The “Slow” Travel Movement: Pretend To Be A Local

slow-travel

Quick: which sounds like a better vacation to you:

* Plan out infinite details, take a tour bus, rush from site to site, have a tour guide tell you where to go, stay in an American-style hotel, eat in regular restaurants

* Rent a local house, hang out with locals, buy local groceries, have lazy unplanned days of randomness

If you liked the second option, you’ll fit right in with the “slow travel” movement.

What is Slow Travel?
Slow Travel is an offshoot of the Slow Movement (made popular in part by Carl Honore in his book, In Praise of Slowness). Slow Travel believes, instead of rushing around the usual “five cities in one week” kind of vacation, you should stay in one location for a longer period of time (at least a week), and dive more deeply into the local cultureenjoy a drink at the local watering hole, make friends with the locals, take time to take in the local rhythms.

You become a temporary resident instead of a tourist. Instead of feeling this is a once in a lifetime trip, and you need to cram in as much as possible, Slow Travel believes you should know there will be more trips. Even getting there should be leisurely – instead of being crammed into a plane and subjected to ridiculous security, why not take a train, car or a boat?

I have been slow traveling and I didn’t even know it…when traveling, I always love planting myself away from the tourist path and taking in things as a local. When I visited a friend in Germany recently, one of my favorite things to do was wander around the local grocery stores and cafes to see what Germans like to eat (LOTS of breads, and boy are they into their sweets!

I asked what the most popular dessert was, and it was a toss-up between pudding and apple-kuchen) In fact, instead of just vacationing somewhere I just tend to move there (“you never know somewhere until you’ve lived there!”) but that’s another post…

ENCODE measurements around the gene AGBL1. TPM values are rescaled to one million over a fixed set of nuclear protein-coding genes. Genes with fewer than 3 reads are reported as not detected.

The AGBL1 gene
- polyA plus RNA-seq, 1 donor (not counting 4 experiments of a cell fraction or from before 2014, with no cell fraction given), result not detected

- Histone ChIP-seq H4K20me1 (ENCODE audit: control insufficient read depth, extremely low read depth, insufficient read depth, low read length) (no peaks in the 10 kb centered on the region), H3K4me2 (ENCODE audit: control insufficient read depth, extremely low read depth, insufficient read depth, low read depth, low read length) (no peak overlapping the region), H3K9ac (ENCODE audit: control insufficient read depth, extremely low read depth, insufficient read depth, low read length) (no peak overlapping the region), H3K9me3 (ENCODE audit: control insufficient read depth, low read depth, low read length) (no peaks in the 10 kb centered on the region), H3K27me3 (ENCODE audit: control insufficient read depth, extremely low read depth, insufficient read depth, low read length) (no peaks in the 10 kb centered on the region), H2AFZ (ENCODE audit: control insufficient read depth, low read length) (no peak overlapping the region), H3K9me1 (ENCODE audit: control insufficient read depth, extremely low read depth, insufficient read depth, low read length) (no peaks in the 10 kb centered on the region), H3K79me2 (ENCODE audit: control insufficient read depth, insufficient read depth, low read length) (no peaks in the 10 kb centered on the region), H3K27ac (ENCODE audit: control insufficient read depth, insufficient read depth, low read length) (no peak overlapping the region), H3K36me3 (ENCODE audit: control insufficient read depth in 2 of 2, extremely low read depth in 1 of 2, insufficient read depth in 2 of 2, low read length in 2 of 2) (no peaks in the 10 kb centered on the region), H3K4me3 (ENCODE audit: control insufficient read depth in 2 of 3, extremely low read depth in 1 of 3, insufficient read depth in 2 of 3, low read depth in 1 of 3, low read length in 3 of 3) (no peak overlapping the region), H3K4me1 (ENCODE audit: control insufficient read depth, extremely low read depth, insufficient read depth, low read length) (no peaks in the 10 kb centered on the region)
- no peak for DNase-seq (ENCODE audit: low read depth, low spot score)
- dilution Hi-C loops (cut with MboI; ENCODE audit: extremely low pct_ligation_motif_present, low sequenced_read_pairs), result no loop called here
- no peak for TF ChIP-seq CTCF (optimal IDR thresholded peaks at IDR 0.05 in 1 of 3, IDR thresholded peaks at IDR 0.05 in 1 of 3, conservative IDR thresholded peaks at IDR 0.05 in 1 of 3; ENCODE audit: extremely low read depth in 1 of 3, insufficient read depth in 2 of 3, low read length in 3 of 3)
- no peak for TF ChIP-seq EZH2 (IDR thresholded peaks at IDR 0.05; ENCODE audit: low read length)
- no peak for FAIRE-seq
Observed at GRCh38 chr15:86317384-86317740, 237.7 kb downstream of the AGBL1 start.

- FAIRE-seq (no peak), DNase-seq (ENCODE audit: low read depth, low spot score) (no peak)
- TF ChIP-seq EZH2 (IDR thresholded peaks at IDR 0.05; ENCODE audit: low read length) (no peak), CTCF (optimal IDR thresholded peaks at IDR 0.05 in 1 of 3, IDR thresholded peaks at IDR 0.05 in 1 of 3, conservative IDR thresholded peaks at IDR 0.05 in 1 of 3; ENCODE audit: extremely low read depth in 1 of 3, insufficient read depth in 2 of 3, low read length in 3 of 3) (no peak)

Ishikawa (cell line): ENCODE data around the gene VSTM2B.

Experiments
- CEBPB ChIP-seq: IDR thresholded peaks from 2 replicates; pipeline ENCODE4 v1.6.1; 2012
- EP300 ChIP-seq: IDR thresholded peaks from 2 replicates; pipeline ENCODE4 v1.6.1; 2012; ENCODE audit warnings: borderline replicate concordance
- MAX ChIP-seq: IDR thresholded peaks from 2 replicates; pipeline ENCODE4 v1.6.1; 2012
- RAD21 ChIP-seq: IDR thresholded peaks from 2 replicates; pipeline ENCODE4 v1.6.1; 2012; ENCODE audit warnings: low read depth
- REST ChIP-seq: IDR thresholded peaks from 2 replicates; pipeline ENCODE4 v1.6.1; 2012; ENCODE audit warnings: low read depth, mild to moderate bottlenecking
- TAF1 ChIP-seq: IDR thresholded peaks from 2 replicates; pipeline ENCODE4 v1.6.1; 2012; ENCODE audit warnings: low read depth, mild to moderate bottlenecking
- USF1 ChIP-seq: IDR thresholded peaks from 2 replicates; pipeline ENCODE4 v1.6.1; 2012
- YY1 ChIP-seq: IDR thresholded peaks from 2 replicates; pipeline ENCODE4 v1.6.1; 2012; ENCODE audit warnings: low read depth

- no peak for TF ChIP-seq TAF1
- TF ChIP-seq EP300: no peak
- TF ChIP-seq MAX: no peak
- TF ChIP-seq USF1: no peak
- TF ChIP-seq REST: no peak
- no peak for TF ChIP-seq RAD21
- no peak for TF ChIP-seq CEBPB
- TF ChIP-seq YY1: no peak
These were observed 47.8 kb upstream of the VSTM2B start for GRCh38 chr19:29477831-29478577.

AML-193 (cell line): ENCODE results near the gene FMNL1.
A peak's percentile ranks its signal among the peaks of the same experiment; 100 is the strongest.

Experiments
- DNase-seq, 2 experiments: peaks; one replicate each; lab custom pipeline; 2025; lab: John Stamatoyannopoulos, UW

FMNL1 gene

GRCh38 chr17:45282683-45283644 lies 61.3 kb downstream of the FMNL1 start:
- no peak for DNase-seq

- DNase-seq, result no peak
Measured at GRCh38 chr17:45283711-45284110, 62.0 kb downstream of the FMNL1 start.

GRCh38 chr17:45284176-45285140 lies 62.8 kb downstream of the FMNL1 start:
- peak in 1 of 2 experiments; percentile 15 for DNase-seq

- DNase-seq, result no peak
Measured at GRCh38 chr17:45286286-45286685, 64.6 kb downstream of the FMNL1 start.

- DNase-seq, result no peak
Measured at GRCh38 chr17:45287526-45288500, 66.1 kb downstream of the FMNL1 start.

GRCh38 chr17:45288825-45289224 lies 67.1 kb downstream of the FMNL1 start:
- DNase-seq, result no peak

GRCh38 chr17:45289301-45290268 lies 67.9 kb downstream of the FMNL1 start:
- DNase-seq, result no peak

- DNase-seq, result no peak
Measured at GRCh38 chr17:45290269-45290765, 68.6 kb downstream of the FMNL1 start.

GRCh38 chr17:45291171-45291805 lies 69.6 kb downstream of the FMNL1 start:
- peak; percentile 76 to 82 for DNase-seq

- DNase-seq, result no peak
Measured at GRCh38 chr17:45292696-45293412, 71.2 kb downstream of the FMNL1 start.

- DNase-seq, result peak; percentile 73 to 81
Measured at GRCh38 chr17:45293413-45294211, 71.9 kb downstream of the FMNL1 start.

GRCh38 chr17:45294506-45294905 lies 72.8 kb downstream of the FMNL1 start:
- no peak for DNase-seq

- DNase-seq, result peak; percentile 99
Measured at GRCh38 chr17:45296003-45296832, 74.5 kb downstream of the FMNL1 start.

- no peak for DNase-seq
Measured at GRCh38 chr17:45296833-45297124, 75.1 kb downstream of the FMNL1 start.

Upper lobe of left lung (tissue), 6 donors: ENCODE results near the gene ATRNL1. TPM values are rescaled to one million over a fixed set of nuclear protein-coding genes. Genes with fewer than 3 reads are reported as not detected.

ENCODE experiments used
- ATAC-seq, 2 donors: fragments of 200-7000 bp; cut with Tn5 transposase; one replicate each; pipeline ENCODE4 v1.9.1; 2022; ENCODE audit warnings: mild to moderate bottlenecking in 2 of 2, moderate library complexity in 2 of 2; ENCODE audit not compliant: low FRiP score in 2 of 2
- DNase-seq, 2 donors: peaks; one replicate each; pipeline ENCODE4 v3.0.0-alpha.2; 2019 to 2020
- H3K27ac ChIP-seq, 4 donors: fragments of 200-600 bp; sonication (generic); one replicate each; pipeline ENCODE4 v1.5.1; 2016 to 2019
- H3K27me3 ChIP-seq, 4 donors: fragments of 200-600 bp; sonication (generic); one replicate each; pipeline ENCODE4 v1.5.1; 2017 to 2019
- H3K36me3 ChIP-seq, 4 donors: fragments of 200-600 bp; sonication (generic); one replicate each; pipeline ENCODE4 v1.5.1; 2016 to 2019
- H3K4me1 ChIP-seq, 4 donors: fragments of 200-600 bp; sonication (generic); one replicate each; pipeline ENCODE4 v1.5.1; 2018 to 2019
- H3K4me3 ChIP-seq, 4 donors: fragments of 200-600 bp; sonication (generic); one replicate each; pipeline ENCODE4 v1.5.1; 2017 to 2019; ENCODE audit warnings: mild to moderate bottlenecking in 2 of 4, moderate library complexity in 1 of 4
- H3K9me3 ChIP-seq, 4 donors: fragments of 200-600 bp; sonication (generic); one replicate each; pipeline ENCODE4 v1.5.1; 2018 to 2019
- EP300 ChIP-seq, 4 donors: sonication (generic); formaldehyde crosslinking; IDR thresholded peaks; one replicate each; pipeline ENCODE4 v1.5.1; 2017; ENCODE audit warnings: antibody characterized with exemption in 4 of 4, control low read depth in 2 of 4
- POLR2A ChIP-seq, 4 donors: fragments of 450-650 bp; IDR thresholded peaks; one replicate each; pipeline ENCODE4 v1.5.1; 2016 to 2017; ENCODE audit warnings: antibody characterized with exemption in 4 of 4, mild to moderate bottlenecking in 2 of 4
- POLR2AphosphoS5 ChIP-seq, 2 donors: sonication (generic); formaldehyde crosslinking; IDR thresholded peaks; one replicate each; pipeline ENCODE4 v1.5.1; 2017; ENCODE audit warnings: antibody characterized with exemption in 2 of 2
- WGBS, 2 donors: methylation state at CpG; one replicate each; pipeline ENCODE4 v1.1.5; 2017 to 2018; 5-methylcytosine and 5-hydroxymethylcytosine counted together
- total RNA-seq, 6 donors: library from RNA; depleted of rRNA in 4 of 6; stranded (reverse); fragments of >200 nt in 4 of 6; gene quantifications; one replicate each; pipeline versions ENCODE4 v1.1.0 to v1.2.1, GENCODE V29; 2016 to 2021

Planning Your Slow Travel Trip
Slow travel starts with renting a local home to stay in, instead of a hotel. Slow travel abodes are called by different names in different countries. For example in the United Kingdom and Australia they are called ‘self-catering’; in France, ‘gites’; in Italy ‘agriturismos’’; in Switzerland and Germany ‘ferienwohnungen’; and in North America ‘vacation rentals’.

The point of these rentals is just to arrive, and starting living there. They are usually fully equipped with linens and cookware. Some come stocked with food, but it’s better if it’s not, because then you get to go out into the community to shop. In most parts of the world, cooking and eating are much more important to the culture than in the U.S.

How can you make your next trip a slow trip?

* Stay in a local rental. This is essential. There are tons of great resources at the end of this post. You will see more listings for Europe, because Slow Travel has been popular there for decades but it’s only now making its way around the world.

* Stay in a place that is non-touristy. Better yet, go to your destination in the off-season.

* Stay out of cars. If you’re lucky enough to live in a place that supports walking (or biking), foresake a rental car, and hoof it around your neighborhood. You’ll take in so much more of the scenery, people, sights and smells than if you’re trapped in traffic.

* Get out among the locals. Make it a point to relax at a local cafe or bar, even if you’re traveling solo. See this great article on drinking alone (not in the sad way) from the great travel blog, Brave New Traveler.

* Set up routines, just like you did at home. Go for a run at the same time you did back home. Read the paper at a local cafe. Watch a local sports even with the townsfolk (this also gives you a handy topic for conversation later!)

* Ask the locals. Instead of consulting guide books on what to do and where to eat, ask the locals. If I’m asking for the best place to get (food item), I usually ask a few people so as to not land upon the one person in town with crappy taste. But even if I do go on one person’s opinion and it’s bad, I’ve only lost one meal, and probably gained a funny story!

*Why not invite a local back to your house for a home cooked meal? Slow travel is all about making connections with other people, whether near or far.

Slow Travel Resources:

Slow Travel

Slow Planet/Slow Travel

Brave New Traveler - their tagline is “exploring the inner journey through the outer world”

Slow Travel Tours

Self-catering Guide

Gite.com

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Comments

  1. Soultravelers3 Says:

    Oh yes, slow travel is definitely the way to go, especially if you are traveling as a family. It is much cheaper, better for the earth and so much more enriching.

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